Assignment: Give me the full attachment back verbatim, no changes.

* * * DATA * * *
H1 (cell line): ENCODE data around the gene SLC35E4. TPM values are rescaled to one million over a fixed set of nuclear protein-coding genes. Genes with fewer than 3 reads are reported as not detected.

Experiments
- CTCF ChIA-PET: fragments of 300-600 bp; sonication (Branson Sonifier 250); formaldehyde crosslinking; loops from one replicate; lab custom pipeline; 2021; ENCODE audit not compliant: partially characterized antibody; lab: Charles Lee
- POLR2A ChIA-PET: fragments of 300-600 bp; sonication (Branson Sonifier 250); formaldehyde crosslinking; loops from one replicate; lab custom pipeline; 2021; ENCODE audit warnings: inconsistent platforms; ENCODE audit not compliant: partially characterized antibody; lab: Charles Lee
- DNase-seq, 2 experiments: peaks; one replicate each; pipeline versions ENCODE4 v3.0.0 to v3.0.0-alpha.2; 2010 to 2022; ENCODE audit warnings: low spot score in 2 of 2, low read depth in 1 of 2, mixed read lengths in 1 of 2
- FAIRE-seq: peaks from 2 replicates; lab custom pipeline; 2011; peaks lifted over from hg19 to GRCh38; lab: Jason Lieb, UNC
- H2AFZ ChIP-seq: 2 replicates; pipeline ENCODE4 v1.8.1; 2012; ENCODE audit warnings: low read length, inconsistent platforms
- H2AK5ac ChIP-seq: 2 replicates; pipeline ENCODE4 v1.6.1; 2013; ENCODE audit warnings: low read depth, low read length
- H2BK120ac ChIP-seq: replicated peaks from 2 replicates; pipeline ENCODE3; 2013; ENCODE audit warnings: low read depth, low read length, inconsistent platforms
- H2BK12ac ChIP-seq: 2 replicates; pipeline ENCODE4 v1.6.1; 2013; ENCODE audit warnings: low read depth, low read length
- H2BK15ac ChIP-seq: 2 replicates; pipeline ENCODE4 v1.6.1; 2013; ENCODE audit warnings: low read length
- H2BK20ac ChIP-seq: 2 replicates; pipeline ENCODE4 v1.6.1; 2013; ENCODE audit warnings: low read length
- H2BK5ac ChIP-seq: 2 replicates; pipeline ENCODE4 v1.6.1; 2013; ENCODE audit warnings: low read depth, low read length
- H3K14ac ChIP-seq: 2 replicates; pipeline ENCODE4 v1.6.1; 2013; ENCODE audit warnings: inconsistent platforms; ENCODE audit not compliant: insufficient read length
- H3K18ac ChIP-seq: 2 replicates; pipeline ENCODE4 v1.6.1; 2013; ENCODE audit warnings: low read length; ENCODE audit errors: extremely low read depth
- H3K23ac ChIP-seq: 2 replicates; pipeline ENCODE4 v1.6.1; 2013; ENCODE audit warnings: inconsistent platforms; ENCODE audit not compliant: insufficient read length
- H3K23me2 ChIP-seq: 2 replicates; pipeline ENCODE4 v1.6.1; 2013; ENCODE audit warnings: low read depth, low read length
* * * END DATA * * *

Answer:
H1 (cell line): ENCODE data around the gene SLC35E4. TPM values are rescaled to one million over a fixed set of nuclear protein-coding genes. Genes with fewer than 3 reads are reported as not detected.

Experiments
- CTCF ChIA-PET: fragments of 300-600 bp; sonication (Branson Sonifier 250); formaldehyde crosslinking; loops from one replicate; lab custom pipeline; 2021; ENCODE audit not compliant: partially characterized antibody; lab: Charles Lee
- POLR2A ChIA-PET: fragments of 300-600 bp; sonication (Branson Sonifier 250); formaldehyde crosslinking; loops from one replicate; lab custom pipeline; 2021; ENCODE audit warnings: inconsistent platforms; ENCODE audit not compliant: partially characterized antibody; lab: Charles Lee
- DNase-seq, 2 experiments: peaks; one replicate each; pipeline versions ENCODE4 v3.0.0 to v3.0.0-alpha.2; 2010 to 2022; ENCODE audit warnings: low spot score in 2 of 2, low read depth in 1 of 2, mixed read lengths in 1 of 2
- FAIRE-seq: peaks from 2 replicates; lab custom pipeline; 2011; peaks lifted over from hg19 to GRCh38; lab: Jason Lieb, UNC
- H2AFZ ChIP-seq: 2 replicates; pipeline ENCODE4 v1.8.1; 2012; ENCODE audit warnings: low read length, inconsistent platforms
- H2AK5ac ChIP-seq: 2 replicates; pipeline ENCODE4 v1.6.1; 2013; ENCODE audit warnings: low read depth, low read length
- H2BK120ac ChIP-seq: replicated peaks from 2 replicates; pipeline ENCODE3; 2013; ENCODE audit warnings: low read depth, low read length, inconsistent platforms
- H2BK12ac ChIP-seq: 2 replicates; pipeline ENCODE4 v1.6.1; 2013; ENCODE audit warnings: low read depth, low read length
- H2BK15ac ChIP-seq: 2 replicates; pipeline ENCODE4 v1.6.1; 2013; ENCODE audit warnings: low read length
- H2BK20ac ChIP-seq: 2 replicates; pipeline ENCODE4 v1.6.1; 2013; ENCODE audit warnings: low read length
- H2BK5ac ChIP-seq: 2 replicates; pipeline ENCODE4 v1.6.1; 2013; ENCODE audit warnings: low read depth, low read length
- H3K14ac ChIP-seq: 2 replicates; pipeline ENCODE4 v1.6.1; 2013; ENCODE audit warnings: inconsistent platforms; ENCODE audit not compliant: insufficient read length
- H3K18ac ChIP-seq: 2 replicates; pipeline ENCODE4 v1.6.1; 2013; ENCODE audit warnings: low read length; ENCODE audit errors: extremely low read depth
- H3K23ac ChIP-seq: 2 replicates; pipeline ENCODE4 v1.6.1; 2013; ENCODE audit warnings: inconsistent platforms; ENCODE audit not compliant: insufficient read length
- H3K23me2 ChIP-seq: 2 replicates; pipeline ENCODE4 v1.6.1; 2013; ENCODE audit warnings: low read depth, low read length